Should You Use Music in Your Classroom?
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Should You Use Music in Your Classroom?

Written by 28 December 2012

Should music be allowed in a classroom?

Should You Use Music in Your Classroom?

There's some debate on this question, as it can be a matter of personal preference. Some teachers can find it distracting while others may not want to put in the effort for what they see as white noise. 


  • Music trains the brain for higher forms of thinking.
    • Did you know that listening to classical music exercise cortical neurons in your brain, strengthening circuits used for mathematics?
  • Incorporating music can teach second languages faster and easier.
    • ie) Frere Jacques
  • Effective classroom management tool
    • When used correctly, music can calm excitable children, maintain focus on tasks, and even raise energy/focus levels of lagging minds. 
  • Music creates an open and enjoyable atmosphere
    • Silence can be oppressive and uncomfortable, whereas engaging sounds can trigger creativity and interest. 


  • Lyrics are distracting.
    • It's true, if there are words, students won't be able to focus on their tasks.
  • If it's too fast paced, it will wind them up.
    • The tempo and style of the music has a lot to do with the energy level you're trying to attain. Playing upbeat music in the morning can wake the students up, while calm and mellow music in the afternoon can slow them down. 
  • Distraction to find that perfect song.
    • Rather than fumble with the music, create a playlist beforehand so you won't need to correct the music every three minutes. 
  • Students will fight over the music
    • If a student genuinely cannot focus with music playing, that's between yourself and the child to decide. However, any other fighting over the choice of music shouldn't be endured. It's a privilege, not a right. 


As you can see, it has quite a case. It can be either distracting or a very useful tool, depending on how you use it. 

If you do decide to begin using music as a tool, here are some easy tips:

  • Bring your own ipod in. If you don't own one, use a free music station, such as Pandora, Spotify or Grooveshark. 
  • Select music without lyrics. Lyrics can distract attention away from learning. 
  • Create a playlist in advance, or have a good idea what you'd like to play. It should never be time consuming or need much attention throughout the day. 
  • Keep the volume low. This is not a dance party and you shouldn't have to scream over it!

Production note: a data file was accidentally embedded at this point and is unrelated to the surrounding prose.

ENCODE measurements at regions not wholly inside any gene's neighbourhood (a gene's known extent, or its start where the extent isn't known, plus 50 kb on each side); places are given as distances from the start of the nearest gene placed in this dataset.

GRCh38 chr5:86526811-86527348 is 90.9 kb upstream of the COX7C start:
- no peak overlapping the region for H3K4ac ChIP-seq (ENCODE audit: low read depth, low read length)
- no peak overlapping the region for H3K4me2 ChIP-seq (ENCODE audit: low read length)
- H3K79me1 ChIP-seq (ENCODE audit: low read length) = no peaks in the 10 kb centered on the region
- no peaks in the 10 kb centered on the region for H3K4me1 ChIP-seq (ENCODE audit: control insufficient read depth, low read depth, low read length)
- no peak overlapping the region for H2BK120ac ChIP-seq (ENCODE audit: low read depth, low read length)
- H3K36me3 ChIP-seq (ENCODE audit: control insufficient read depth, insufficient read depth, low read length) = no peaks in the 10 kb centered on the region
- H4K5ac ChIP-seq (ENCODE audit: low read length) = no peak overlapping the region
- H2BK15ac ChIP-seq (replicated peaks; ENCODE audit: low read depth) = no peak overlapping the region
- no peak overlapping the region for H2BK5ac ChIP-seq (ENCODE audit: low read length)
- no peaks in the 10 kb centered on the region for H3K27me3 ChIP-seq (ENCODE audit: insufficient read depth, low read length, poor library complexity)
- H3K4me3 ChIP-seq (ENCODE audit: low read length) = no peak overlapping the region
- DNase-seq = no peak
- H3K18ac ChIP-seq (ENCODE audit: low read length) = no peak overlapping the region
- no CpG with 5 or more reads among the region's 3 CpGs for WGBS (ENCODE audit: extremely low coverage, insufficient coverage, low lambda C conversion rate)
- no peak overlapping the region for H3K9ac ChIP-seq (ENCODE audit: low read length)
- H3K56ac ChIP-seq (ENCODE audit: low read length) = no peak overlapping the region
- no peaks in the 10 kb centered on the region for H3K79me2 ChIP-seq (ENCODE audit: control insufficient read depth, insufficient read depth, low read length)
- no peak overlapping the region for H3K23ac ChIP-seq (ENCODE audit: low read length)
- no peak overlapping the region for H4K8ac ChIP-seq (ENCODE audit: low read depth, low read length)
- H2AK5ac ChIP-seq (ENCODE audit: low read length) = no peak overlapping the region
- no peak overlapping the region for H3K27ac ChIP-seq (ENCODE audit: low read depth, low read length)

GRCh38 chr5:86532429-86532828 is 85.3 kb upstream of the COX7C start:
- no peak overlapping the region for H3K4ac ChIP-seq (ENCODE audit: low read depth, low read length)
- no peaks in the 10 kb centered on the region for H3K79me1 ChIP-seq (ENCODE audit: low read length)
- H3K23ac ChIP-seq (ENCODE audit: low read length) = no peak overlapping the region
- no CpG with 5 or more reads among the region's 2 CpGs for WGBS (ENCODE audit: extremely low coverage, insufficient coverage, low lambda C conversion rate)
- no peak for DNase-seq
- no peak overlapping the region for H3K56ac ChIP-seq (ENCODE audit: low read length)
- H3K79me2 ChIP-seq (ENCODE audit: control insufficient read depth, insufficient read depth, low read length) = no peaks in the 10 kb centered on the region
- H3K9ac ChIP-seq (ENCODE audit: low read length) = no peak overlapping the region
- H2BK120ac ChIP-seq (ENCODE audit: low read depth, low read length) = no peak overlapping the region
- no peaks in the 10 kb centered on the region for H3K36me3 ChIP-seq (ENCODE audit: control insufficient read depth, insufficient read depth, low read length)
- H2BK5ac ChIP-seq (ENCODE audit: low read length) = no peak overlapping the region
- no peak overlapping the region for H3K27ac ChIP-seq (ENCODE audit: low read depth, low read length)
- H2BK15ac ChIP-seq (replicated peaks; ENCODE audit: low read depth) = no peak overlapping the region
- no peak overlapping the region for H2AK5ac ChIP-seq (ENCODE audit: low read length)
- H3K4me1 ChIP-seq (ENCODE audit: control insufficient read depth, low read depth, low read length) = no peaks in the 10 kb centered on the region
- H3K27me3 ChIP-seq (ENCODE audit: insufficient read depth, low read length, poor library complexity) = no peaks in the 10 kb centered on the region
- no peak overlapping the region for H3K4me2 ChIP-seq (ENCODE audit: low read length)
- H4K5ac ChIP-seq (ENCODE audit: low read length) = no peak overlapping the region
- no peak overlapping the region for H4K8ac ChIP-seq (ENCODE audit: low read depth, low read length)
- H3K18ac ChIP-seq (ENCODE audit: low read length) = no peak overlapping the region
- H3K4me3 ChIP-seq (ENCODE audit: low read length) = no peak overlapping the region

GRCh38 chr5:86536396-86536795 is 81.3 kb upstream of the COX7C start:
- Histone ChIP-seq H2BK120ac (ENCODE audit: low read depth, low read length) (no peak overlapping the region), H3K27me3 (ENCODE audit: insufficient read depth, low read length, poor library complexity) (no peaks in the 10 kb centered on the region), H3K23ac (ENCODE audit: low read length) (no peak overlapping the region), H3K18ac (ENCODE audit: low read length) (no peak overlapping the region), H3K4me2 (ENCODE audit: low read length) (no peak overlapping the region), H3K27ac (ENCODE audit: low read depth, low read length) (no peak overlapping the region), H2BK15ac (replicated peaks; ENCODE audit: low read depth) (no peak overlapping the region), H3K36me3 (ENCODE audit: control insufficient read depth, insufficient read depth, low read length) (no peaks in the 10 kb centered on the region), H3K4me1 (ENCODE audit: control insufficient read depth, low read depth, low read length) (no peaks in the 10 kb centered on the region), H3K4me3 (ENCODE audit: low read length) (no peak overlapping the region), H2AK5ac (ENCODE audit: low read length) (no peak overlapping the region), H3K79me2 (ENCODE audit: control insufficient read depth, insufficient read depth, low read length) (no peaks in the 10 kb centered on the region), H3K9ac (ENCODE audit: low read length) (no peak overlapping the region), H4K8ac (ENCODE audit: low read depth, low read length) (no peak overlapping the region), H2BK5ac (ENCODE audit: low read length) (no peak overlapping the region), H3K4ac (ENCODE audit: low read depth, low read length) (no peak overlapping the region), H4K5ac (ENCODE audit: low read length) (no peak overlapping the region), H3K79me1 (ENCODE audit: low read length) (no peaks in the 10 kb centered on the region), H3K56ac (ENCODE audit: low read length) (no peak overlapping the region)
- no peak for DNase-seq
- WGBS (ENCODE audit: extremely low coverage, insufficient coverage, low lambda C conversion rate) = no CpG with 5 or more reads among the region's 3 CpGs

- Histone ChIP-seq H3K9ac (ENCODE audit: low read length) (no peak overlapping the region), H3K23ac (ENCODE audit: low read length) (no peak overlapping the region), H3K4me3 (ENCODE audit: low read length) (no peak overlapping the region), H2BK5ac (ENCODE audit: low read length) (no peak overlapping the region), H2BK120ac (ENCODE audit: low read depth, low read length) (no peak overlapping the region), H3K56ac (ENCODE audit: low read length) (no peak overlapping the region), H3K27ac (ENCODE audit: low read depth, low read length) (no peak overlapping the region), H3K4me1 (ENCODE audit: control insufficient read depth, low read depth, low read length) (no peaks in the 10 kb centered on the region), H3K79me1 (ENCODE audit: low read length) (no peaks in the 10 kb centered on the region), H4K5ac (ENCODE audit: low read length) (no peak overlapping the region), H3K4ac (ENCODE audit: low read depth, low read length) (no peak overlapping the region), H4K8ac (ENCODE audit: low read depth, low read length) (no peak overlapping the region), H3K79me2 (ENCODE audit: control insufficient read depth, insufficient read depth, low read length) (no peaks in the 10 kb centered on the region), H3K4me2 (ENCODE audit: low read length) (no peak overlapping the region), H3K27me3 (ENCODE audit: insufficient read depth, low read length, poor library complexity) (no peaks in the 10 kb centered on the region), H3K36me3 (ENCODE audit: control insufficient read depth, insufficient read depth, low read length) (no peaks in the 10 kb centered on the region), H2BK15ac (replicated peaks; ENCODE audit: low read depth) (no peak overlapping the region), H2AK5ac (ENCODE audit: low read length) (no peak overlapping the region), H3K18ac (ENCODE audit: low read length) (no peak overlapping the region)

• Go ahead and use it as a reward. Perhaps on a Friday, you'll allow the class to have a song of their choice for a reward for good behavior! 

What do you think? Would you allow music in your classroom?

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Should You Use Music in Your Classroom?


  • Jean Mercer said:

    I am an elementary general Music teacher and English as a Second Language teacher. Music can be the key that opens the door to learning for many students. Research shows that music acts as a positive tool for students in many regards such as language acquisition and development, mnemonics for remembering important information, building community and a pleasant environment for learning, as well as building learning patterns in the brain through subliminal organized musical listening experiences. An excellent book regarding the power of music and the brain is Oliver Sacks’ 2007 work, Musicophilia: Tales of Music and the Brain. I would say that music can be a motivator and a pleasant addition to classrooms but can be harnessed to do so much more!

  • Vickie said:

    I play soft music without words in my class almost everyday and my sixth grade students do much better staying on focus. Students are so media driven that I believe it enhances the learning in my class. I play music with words when teaching about metaphors and similes-it helps students pay better attention to the songs they are listening to and creates many interactive discussions.

  • Mark Robinson said:


    I too play music in my room. I teach 6-8 graders and it’s amazing how the class reacts. I usually some form of classical or New Age that has helped them concentrate more and focus on their work. I also use it when I’m giving short quizzes and it works for me. I have a rowdy bunch sometimes and they say that music soothes the savage beast, well it works for me. When I was teaching language arts, I use to play the Flowcabulary piece on parts of a story and the kids just ate it up.

    I fully endorse music in the classroom.

  • Cheryl said:

    Like Jean, I am an elementary music teacher and I think that as long as you, the teacher are okay with allowing music in your classroom, you will reap the benefits. It can also be a way to “reward” your students – I had a group of 4th grades that have been BEGGING to do “Wobble” by V.I.C. I learned the dance that goes with the song so I could teach it to students that didn’t already know it. During class today, they were EXCELLENT (and in SC/NC we have SNOW in the forecast for tonight!!!) They had worked hard, so the last 5 minutes of class, we did “Wobble” – best brain break even for me!

    If you use a site like Pandora, be warned that there will occassionally be ads and there’s nothing you can do about them (unless you pay for a subscription).
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